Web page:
Diablo Cody and Jason Reitman duo come together in a hatrick for Tully, eleven years since the release of Juno. The film is a sharp, funny that gives a look at pregnancy and some of the less common challenges surrounding it. This time we see motherhood not from the eyes of a teenager, but Marlo-a mother of three (Charlize Theron) whose latest child might well be the end of her. But then there arrives a la Nanny McPhee, the eponymous miracle nanny, played by Mackenzie Davis.
Marlo and husband Drew (Ron Livingston) already had their hands full. Their eight-year-old daughter has just arrived at an age when kids start defaulting to self-doubt. The son — whom it’s suggested is somewhere on the autism spectrum — is about to get kicked out of kindergarten. And when finally the third baby arrives, she proves to be just a hungry leech who never lets Marlo get a good night’s sleep.
Drew, although helpful, plays video games in bed to unwind and goes on work trips to Phoenix while Marlo sits awake and obsessively watches reruns of the magnificent Showtime reality series. He is an ineffectual nice guy who does ‘what he can,’ but that isn’t really much. He works hard at his career and helps with homework, but like most husbands, he is clueless about the way his wife’s existence has turned into a pressure cooker.
Meanwhile, Marlo sits awake and obsessively watches reruns of the magnificent Showtime reality series. She is too exhausted to care if her nipples are leaking, her feet have grown three sizes since the first time she got pregnant, or her belly is bloated. (Either Theron is really committed to the role, or she’s wearing the most believable fat suit in film history).
Marlo's brother (Mark Duplass), offers to hire a ‘night nanny’ who'll keep watch over the infant while parents get some rest and only waking Mommy when it's time to breastfeed. The couple rejects the offer, but when Marlo nearly goes postal at her son's school, she reconsiders. Enter Tully, who arrives one night, full of wonder to balance Marlo's exhaustion and her conspicuous midriff to remind Marlo what has become of her own body.
Tully is 26 years-old, wise beyond her years, sharp and sexy, and a supremely vibrant and generous caregiver. Tully’s presence is made out to be a balm. She looks after the baby at night so that Marlo can slumber, bringing the crying infant to her for breastfeeding.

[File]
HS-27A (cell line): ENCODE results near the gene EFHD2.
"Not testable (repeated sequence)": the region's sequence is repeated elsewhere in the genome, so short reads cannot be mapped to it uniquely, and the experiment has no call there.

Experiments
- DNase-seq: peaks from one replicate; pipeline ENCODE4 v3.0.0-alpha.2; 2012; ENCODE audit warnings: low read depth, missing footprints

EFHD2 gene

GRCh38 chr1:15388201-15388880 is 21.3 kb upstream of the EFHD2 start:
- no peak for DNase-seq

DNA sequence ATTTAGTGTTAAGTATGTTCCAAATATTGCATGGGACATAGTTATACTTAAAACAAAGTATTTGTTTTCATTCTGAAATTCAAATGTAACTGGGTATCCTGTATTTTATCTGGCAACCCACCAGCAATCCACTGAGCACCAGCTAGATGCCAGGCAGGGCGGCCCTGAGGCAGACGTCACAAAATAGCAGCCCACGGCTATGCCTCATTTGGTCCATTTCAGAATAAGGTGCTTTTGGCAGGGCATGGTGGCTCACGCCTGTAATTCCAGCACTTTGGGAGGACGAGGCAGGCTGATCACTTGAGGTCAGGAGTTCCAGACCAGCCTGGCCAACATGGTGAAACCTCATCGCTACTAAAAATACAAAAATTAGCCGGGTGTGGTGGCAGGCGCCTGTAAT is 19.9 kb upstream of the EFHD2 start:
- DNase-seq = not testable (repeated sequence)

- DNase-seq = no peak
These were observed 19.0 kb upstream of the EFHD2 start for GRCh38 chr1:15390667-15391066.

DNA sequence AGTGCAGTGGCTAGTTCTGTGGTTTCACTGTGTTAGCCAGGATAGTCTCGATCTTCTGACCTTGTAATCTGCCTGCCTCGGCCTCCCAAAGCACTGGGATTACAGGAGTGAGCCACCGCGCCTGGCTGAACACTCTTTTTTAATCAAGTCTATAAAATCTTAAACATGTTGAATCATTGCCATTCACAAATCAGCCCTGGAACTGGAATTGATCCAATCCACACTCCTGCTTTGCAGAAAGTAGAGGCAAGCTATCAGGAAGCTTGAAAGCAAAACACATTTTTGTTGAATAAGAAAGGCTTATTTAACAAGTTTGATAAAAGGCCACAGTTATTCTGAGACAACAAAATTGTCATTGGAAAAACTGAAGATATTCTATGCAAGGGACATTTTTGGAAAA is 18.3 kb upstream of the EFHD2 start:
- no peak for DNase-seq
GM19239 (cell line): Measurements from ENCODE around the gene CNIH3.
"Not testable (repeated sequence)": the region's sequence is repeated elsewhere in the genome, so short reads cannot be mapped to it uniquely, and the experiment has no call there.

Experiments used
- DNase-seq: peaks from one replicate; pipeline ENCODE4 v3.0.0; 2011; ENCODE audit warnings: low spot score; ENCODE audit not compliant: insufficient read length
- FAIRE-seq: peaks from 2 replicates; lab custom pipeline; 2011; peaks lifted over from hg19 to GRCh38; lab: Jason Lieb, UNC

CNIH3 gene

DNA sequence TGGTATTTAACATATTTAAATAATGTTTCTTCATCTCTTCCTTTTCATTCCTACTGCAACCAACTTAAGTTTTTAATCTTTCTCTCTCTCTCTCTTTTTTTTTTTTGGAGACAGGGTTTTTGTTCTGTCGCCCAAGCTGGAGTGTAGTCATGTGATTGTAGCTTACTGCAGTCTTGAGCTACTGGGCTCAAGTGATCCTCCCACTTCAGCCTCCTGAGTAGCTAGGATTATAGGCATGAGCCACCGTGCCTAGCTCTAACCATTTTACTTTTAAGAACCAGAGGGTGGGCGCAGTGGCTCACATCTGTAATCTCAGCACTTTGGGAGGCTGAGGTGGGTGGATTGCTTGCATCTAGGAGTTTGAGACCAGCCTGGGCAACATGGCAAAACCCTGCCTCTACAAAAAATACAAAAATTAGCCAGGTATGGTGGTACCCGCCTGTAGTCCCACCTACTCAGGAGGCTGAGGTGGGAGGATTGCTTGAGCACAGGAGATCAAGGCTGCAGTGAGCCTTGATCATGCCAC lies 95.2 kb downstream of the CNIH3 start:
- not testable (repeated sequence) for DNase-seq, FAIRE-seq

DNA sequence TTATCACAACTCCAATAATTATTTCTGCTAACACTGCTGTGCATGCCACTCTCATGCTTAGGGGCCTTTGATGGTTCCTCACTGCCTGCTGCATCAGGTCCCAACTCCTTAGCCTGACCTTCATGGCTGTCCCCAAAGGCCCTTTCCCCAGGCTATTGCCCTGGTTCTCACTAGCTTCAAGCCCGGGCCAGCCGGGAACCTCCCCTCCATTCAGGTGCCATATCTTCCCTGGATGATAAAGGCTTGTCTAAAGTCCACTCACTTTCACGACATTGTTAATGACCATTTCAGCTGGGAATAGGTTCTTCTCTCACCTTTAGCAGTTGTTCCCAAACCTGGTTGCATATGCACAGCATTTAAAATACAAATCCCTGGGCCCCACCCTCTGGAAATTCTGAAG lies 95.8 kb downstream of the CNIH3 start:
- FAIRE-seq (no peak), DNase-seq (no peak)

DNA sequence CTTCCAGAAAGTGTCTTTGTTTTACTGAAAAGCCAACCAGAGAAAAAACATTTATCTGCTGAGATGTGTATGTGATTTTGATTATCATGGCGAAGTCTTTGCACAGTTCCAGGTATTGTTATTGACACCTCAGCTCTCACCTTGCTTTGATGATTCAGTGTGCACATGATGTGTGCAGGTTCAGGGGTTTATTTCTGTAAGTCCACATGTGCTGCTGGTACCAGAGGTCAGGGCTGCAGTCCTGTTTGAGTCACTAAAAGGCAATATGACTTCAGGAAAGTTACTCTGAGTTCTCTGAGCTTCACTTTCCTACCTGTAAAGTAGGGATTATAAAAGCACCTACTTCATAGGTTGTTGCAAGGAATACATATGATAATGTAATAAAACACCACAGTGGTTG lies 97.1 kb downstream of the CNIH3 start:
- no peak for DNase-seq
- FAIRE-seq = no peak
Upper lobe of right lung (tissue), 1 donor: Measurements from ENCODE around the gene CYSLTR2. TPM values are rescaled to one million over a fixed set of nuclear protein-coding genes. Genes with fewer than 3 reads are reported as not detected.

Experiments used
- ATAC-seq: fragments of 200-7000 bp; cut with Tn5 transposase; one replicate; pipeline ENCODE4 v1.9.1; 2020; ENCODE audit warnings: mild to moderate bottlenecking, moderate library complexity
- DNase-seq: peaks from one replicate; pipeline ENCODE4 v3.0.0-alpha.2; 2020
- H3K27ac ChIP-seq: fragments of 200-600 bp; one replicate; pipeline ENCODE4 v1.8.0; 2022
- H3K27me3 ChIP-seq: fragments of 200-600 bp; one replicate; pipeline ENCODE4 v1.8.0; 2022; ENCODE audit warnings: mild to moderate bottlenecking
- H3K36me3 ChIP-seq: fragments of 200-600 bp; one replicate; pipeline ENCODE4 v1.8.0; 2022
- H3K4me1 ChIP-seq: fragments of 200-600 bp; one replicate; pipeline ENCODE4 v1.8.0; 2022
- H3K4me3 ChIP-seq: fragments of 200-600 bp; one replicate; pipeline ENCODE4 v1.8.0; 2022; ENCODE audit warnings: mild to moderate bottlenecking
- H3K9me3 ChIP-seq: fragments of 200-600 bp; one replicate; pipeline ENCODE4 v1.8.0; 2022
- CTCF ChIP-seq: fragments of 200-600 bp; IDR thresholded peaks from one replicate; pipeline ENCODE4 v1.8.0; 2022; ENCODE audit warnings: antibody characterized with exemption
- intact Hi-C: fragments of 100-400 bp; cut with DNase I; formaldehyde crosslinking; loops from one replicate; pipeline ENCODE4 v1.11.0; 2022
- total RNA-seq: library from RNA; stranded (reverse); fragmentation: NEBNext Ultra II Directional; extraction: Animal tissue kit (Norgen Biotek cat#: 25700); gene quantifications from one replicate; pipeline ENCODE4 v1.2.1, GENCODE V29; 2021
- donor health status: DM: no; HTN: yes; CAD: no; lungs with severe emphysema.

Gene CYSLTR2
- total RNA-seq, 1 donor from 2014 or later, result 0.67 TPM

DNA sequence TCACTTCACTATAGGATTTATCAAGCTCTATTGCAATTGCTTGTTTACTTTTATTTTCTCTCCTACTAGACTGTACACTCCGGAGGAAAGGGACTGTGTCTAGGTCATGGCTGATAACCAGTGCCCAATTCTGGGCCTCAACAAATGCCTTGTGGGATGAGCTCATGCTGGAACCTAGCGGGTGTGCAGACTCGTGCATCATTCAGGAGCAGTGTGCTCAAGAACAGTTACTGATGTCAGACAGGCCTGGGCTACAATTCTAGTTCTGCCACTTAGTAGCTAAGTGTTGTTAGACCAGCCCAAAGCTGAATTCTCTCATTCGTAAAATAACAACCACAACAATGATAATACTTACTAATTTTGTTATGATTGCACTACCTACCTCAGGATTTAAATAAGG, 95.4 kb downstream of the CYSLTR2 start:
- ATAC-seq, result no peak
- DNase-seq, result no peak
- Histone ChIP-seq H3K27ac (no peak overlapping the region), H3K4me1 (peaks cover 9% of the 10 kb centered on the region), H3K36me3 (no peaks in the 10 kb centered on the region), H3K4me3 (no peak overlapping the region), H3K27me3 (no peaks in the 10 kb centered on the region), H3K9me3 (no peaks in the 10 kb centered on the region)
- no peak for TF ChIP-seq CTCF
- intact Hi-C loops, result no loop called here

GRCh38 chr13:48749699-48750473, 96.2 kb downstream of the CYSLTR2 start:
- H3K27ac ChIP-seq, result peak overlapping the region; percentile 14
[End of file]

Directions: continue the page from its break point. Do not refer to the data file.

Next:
She also cleans up the house and beams with pleasure even as she drops whimsical holistic pensées like “She’ll grow a little overnight. And so will we!” Rightly then Marlo quips, “You’re like a book of fun facts for unpopular fourth graders.” But as Tully’s magical ability to nurse bring Marlo back to life, the audience can’t help but wonder: What’s the catch? There has to be one for, without one, there would be no drama. The drama does unfold, where the offer to help stretches beyond nanny duties.
The film builds to a big twist that lands far too softly for the stakes that Cody and Reitman have established, but it’s a small price to pay for the pleasure of getting there. Theron and Davis are dynamite together, playing off each other like two sides of the same coin. Theron’s performance is something to see, which hilariously channelises into a familiar kind of resentment.
Davis single-handedly pulls the film over the hump of being a movie about the joys of hiring some new help, transforming the title character into such a delightful manic pixie dream nurse that she always seems a bit unreal; not even the richest people in the world could buy this kind of care.
Reitman and Cody have made a movie that takes the secret anguish of motherhood head on. Not just the physical demands and the exhaustion, but the entire journey that can make mothers, on their darkest days, feel like they’re losing their minds. That’s a daring thing to try to put into a movie and for this, the filmmakers deserve a salute. Tully has its heart (and many other things) in the right place, but by the end, you wish it had an imagination finely executed enough to match its empathy. It’s a marvellous movie about the lies we tell ourselves to stay sane—and the reasons why we might need to tell the truth.
Tully never pulls at your heartstrings quite as hard as it might, but there’s something beautiful about the way these two women both learn to love themselves, and in a way that also makes it easier for them to love each other.